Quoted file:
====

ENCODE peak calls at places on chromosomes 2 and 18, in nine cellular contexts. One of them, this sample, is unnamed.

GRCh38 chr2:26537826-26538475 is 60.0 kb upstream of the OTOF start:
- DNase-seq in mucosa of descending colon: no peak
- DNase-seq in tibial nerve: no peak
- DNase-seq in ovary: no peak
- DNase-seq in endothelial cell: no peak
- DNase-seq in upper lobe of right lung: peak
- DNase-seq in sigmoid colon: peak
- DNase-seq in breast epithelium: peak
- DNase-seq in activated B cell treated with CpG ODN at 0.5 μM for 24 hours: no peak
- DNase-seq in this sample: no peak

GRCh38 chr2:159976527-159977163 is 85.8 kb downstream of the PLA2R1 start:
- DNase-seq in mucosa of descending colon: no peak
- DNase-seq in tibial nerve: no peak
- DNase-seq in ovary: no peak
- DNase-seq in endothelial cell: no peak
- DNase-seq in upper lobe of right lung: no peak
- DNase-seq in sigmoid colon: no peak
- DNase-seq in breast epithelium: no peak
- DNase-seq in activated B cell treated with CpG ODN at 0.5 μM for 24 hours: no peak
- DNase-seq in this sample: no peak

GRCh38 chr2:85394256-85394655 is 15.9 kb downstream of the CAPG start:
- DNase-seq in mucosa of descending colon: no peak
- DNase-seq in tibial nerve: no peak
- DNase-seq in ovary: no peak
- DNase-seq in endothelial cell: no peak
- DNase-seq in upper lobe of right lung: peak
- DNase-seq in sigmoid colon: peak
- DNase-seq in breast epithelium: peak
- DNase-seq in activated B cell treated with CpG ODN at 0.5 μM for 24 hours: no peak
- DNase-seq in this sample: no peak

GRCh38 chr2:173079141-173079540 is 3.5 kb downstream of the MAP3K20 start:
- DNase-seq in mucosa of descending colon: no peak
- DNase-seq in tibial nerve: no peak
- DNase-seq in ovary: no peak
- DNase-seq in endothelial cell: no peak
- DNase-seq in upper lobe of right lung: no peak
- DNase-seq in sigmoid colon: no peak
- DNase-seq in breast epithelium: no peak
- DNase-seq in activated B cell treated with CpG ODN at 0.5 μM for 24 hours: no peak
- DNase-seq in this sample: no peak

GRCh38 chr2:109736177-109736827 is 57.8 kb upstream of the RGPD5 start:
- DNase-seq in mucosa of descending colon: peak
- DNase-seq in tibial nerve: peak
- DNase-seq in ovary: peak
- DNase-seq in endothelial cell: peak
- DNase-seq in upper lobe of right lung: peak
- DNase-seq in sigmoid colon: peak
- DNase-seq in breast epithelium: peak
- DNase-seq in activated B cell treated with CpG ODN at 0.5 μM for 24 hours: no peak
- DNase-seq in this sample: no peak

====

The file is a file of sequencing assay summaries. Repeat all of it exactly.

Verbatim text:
ENCODE peak calls at places on chromosomes 2 and 18, in nine cellular contexts. One of them, this sample, is unnamed.

GRCh38 chr2:26537826-26538475 is 60.0 kb upstream of the OTOF start:
- DNase-seq in mucosa of descending colon: no peak
- DNase-seq in tibial nerve: no peak
- DNase-seq in ovary: no peak
- DNase-seq in endothelial cell: no peak
- DNase-seq in upper lobe of right lung: peak
- DNase-seq in sigmoid colon: peak
- DNase-seq in breast epithelium: peak
- DNase-seq in activated B cell treated with CpG ODN at 0.5 μM for 24 hours: no peak
- DNase-seq in this sample: no peak

GRCh38 chr2:159976527-159977163 is 85.8 kb downstream of the PLA2R1 start:
- DNase-seq in mucosa of descending colon: no peak
- DNase-seq in tibial nerve: no peak
- DNase-seq in ovary: no peak
- DNase-seq in endothelial cell: no peak
- DNase-seq in upper lobe of right lung: no peak
- DNase-seq in sigmoid colon: no peak
- DNase-seq in breast epithelium: no peak
- DNase-seq in activated B cell treated with CpG ODN at 0.5 μM for 24 hours: no peak
- DNase-seq in this sample: no peak

GRCh38 chr2:85394256-85394655 is 15.9 kb downstream of the CAPG start:
- DNase-seq in mucosa of descending colon: no peak
- DNase-seq in tibial nerve: no peak
- DNase-seq in ovary: no peak
- DNase-seq in endothelial cell: no peak
- DNase-seq in upper lobe of right lung: peak
- DNase-seq in sigmoid colon: peak
- DNase-seq in breast epithelium: peak
- DNase-seq in activated B cell treated with CpG ODN at 0.5 μM for 24 hours: no peak
- DNase-seq in this sample: no peak

GRCh38 chr2:173079141-173079540 is 3.5 kb downstream of the MAP3K20 start:
- DNase-seq in mucosa of descending colon: no peak
- DNase-seq in tibial nerve: no peak
- DNase-seq in ovary: no peak
- DNase-seq in endothelial cell: no peak
- DNase-seq in upper lobe of right lung: no peak
- DNase-seq in sigmoid colon: no peak
- DNase-seq in breast epithelium: no peak
- DNase-seq in activated B cell treated with CpG ODN at 0.5 μM for 24 hours: no peak
- DNase-seq in this sample: no peak

GRCh38 chr2:109736177-109736827 is 57.8 kb upstream of the RGPD5 start:
- DNase-seq in mucosa of descending colon: peak
- DNase-seq in tibial nerve: peak
- DNase-seq in ovary: peak
- DNase-seq in endothelial cell: peak
- DNase-seq in upper lobe of right lung: peak
- DNase-seq in sigmoid colon: peak
- DNase-seq in breast epithelium: peak
- DNase-seq in activated B cell treated with CpG ODN at 0.5 μM for 24 hours: no peak
- DNase-seq in this sample: no peak